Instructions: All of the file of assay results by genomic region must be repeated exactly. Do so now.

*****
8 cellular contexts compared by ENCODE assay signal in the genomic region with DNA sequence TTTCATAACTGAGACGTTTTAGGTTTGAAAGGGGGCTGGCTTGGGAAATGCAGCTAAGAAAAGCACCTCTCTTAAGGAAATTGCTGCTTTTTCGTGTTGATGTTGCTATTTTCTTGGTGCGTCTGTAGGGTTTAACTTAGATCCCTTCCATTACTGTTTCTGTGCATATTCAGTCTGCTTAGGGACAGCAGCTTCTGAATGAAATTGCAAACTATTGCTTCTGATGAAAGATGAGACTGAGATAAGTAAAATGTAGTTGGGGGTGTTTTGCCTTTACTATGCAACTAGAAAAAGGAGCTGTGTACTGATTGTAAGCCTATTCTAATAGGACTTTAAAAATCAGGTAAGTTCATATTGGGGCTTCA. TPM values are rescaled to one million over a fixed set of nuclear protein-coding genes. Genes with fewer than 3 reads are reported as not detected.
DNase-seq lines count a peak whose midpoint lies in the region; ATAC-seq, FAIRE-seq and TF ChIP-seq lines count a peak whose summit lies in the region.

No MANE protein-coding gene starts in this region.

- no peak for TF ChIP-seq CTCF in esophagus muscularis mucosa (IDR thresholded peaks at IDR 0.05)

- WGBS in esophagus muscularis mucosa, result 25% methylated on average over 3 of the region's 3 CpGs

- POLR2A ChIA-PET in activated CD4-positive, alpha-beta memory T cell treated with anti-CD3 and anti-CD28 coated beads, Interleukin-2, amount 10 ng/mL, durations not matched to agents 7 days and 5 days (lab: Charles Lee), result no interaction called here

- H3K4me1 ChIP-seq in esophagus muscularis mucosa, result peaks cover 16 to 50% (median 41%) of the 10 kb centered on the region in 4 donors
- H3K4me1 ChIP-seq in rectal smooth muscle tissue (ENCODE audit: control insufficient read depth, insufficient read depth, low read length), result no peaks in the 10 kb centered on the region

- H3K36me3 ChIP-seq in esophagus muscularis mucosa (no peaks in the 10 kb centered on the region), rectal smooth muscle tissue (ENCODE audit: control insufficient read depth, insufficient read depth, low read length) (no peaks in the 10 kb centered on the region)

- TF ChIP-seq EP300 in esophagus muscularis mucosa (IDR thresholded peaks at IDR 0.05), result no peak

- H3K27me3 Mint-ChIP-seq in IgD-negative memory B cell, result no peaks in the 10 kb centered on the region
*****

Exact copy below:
8 cellular contexts compared by ENCODE assay signal in the genomic region with DNA sequence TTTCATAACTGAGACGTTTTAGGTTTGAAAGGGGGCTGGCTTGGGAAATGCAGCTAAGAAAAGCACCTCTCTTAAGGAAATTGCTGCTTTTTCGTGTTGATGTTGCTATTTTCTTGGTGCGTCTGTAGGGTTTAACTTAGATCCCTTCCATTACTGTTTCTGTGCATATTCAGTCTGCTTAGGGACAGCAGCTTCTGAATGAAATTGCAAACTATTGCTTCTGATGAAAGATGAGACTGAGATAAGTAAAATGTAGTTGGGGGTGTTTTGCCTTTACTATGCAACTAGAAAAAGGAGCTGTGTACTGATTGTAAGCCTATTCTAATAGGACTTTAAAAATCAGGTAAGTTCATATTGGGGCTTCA. TPM values are rescaled to one million over a fixed set of nuclear protein-coding genes. Genes with fewer than 3 reads are reported as not detected.
DNase-seq lines count a peak whose midpoint lies in the region; ATAC-seq, FAIRE-seq and TF ChIP-seq lines count a peak whose summit lies in the region.

No MANE protein-coding gene starts in this region.

- no peak for TF ChIP-seq CTCF in esophagus muscularis mucosa (IDR thresholded peaks at IDR 0.05)

- WGBS in esophagus muscularis mucosa, result 25% methylated on average over 3 of the region's 3 CpGs

- POLR2A ChIA-PET in activated CD4-positive, alpha-beta memory T cell treated with anti-CD3 and anti-CD28 coated beads, Interleukin-2, amount 10 ng/mL, durations not matched to agents 7 days and 5 days (lab: Charles Lee), result no interaction called here

- H3K4me1 ChIP-seq in esophagus muscularis mucosa, result peaks cover 16 to 50% (median 41%) of the 10 kb centered on the region in 4 donors
- H3K4me1 ChIP-seq in rectal smooth muscle tissue (ENCODE audit: control insufficient read depth, insufficient read depth, low read length), result no peaks in the 10 kb centered on the region

- H3K36me3 ChIP-seq in esophagus muscularis mucosa (no peaks in the 10 kb centered on the region), rectal smooth muscle tissue (ENCODE audit: control insufficient read depth, insufficient read depth, low read length) (no peaks in the 10 kb centered on the region)

- TF ChIP-seq EP300 in esophagus muscularis mucosa (IDR thresholded peaks at IDR 0.05), result no peak

- H3K27me3 Mint-ChIP-seq in IgD-negative memory B cell, result no peaks in the 10 kb centered on the region